“Suspect Zero” is about an FBI agent — played by Aaron Eckhart — who is being helped by a “remote viewer” (played by Ben Kingsley — that’s right, Spartacus, the same dude who played Gandhi) to find serial killers.  What is a remote viewer?  That’s someone who can see and/or feel what others are experiencing.  Call it ESP, second sight…whatever it is, Kingsley has it; and he is using his powers to track down and kill serial killers.  Kingsley also sends clues to Eckhart as to what he is doing so that Eckhart will help Kingsley achieve his goals.   Unfortunately for Kingsley, the FBI believe Kingsley is Suspect Zero: a serial killer who goes from coast to coast, killing numerous people and getting away with it.

The movie was okay.   Not very good, not bad, and you won’t feel like you’ve wasted your time.  The story is interesting, but overall, it felt like a direct to video movie.  Oh, there are many close up shots of Kingsley’s and Eckhart’s faces, grimacing, sweaty, full of emotional turmoil.  It lets you know, constantly and without a doubt, that these two guys have lots of serious, emotional issues.  I get it.  But seeing their faces fill up my t.v. on a regular basis was annoying.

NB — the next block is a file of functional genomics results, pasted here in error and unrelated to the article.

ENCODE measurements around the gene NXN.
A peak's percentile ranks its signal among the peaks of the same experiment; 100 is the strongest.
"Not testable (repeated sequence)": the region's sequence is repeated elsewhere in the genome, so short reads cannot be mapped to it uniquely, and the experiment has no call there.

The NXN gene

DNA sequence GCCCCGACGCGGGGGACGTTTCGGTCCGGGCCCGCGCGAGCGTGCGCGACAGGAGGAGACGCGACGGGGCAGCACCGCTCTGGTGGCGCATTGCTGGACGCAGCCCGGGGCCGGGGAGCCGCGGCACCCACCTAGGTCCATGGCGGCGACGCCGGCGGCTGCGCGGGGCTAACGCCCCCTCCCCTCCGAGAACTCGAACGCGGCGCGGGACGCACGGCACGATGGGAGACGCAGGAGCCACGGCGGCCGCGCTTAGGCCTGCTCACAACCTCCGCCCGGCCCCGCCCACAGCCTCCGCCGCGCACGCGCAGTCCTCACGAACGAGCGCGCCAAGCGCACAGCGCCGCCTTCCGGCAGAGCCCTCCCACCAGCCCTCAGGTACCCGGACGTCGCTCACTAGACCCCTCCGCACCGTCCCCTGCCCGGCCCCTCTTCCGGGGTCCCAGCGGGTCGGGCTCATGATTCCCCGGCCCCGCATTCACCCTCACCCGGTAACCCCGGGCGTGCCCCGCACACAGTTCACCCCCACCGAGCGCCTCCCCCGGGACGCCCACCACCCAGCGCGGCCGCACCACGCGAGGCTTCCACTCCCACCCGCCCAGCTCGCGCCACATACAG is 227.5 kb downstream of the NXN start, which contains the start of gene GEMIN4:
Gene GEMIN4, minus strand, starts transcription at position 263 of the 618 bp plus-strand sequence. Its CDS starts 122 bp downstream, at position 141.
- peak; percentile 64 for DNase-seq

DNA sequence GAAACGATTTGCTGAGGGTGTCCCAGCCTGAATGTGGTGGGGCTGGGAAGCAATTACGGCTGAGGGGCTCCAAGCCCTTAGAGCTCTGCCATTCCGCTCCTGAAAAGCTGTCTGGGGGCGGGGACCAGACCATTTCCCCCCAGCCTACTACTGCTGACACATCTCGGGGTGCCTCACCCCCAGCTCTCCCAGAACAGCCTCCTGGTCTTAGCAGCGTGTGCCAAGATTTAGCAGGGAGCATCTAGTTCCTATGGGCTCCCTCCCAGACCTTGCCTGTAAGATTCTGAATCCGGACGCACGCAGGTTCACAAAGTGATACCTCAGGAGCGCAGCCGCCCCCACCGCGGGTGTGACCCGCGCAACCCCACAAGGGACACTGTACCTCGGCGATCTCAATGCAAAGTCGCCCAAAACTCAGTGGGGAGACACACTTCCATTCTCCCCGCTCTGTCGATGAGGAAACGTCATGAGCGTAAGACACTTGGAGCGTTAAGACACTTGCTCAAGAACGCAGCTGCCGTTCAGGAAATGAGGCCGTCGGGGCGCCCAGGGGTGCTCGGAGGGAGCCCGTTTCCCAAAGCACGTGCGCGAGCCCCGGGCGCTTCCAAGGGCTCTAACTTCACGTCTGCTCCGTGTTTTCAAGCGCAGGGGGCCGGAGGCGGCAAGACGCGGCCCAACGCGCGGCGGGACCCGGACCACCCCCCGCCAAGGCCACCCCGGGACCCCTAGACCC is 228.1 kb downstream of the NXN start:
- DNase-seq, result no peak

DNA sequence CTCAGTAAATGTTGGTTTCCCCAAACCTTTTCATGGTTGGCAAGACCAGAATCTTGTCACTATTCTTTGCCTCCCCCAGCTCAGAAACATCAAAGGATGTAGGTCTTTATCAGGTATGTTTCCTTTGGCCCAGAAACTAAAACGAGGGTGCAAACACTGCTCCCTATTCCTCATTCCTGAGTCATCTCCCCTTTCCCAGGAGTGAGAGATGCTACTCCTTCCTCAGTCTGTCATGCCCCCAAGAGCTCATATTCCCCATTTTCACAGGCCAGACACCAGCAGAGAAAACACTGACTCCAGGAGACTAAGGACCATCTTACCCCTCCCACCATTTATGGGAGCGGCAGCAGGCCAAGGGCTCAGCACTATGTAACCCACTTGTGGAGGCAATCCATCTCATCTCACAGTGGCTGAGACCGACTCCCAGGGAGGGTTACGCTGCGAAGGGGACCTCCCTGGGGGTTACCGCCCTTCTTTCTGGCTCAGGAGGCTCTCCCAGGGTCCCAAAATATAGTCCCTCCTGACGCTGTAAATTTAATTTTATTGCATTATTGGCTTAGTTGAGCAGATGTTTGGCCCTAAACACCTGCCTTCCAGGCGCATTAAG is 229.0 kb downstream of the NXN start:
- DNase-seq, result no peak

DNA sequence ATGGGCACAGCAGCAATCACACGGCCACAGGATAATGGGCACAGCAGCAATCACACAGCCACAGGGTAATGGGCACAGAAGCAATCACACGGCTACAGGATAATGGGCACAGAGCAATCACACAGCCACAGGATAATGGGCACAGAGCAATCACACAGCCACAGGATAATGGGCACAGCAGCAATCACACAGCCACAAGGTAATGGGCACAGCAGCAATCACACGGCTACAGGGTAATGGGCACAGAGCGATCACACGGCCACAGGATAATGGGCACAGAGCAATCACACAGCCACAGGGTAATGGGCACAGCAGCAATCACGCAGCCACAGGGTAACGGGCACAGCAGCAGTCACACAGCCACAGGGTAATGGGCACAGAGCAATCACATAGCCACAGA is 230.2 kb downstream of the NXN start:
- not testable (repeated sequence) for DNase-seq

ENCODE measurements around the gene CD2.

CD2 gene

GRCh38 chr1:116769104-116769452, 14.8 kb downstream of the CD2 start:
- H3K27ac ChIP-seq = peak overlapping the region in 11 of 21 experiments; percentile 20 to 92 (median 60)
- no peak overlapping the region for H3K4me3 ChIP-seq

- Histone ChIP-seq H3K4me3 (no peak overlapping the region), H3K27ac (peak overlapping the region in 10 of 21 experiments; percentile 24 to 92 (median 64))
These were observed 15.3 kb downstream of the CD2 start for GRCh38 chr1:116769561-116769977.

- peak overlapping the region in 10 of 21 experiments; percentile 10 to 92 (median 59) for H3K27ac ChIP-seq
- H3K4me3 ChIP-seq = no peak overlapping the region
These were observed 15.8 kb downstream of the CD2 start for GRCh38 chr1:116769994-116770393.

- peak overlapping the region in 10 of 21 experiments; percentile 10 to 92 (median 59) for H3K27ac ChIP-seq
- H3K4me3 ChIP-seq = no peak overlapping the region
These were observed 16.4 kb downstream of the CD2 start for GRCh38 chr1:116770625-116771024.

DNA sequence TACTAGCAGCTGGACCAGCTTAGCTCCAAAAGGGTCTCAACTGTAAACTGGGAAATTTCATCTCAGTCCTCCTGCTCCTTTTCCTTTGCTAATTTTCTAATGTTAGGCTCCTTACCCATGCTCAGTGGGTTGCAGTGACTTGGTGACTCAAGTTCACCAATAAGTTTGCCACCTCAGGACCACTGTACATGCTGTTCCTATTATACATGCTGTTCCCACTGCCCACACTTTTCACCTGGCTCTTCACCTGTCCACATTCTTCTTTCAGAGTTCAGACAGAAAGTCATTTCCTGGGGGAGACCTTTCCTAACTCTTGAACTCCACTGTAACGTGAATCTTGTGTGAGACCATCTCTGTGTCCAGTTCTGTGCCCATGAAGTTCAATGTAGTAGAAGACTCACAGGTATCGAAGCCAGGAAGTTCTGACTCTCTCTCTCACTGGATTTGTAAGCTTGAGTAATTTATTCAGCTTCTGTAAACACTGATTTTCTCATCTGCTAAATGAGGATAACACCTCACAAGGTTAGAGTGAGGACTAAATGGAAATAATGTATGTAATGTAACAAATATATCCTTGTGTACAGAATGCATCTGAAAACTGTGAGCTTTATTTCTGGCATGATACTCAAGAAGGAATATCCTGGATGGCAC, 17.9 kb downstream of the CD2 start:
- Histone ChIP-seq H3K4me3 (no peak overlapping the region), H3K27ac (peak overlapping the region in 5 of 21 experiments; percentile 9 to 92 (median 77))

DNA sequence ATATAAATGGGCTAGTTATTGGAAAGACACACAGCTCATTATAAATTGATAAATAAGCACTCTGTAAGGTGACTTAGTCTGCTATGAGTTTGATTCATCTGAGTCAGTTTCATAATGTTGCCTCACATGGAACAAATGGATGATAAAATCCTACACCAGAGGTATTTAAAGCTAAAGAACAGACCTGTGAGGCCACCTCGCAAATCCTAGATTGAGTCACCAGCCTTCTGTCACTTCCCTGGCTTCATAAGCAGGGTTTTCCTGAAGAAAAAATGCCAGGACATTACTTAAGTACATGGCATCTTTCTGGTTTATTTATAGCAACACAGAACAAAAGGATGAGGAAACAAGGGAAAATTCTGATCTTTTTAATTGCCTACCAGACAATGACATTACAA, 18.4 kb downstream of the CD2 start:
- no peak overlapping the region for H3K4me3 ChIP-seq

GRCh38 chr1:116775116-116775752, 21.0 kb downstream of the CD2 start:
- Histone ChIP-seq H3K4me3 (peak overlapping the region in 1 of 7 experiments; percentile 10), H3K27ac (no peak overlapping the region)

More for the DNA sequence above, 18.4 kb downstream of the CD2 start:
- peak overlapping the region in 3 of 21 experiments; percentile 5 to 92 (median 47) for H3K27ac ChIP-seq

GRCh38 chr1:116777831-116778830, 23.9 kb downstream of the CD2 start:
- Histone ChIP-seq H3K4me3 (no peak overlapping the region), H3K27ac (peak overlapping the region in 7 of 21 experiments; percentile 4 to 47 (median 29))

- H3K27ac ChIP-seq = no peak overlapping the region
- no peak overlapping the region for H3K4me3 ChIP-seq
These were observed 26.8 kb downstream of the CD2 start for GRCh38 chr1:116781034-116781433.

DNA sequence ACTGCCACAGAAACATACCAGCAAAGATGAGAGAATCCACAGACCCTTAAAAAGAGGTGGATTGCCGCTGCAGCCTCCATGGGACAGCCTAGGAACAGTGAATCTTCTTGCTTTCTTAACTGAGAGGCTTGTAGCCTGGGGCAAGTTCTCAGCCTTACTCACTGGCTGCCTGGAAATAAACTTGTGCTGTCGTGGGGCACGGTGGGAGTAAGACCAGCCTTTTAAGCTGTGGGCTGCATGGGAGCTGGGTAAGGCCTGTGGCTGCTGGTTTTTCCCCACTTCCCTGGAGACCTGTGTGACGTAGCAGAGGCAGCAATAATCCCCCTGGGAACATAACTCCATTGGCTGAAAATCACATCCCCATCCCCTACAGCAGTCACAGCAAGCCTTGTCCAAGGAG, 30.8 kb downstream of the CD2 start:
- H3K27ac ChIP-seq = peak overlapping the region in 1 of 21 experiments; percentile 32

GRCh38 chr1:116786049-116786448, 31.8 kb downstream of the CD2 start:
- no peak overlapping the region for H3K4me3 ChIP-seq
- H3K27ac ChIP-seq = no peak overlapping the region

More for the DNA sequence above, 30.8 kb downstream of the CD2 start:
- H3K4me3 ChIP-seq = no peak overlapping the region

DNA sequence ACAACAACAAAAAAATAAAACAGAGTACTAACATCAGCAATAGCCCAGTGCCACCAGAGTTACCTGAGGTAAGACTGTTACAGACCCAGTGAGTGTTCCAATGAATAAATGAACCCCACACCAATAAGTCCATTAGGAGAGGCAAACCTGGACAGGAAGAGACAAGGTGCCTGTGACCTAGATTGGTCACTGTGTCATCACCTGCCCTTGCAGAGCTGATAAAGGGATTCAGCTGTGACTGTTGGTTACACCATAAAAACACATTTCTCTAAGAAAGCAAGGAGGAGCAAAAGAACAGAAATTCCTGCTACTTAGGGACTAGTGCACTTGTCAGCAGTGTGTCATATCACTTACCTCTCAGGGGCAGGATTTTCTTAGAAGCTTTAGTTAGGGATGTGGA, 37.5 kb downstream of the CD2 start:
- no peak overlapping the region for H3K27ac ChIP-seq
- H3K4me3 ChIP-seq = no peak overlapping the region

My most memorable, movie moment of “Suspect Zero” is the scene when Kingsley is telling Eckhart of all the victims he saw and felt during their last moments of life, how they begged for their lives, how they offered the killers all manner of promises to live just a few more minutes.   The things we do, or are willing to do, to live another day, or hour, or minute.

I think most of us like to believe that we will die with dignity, that we won’t sacrifice our beliefs and morals just to survive.   When faced with an unbeatable enemy, we will stand up and die fighting, never begging or pleading.   Well, we won’t really know until that moment arrives, right?

M

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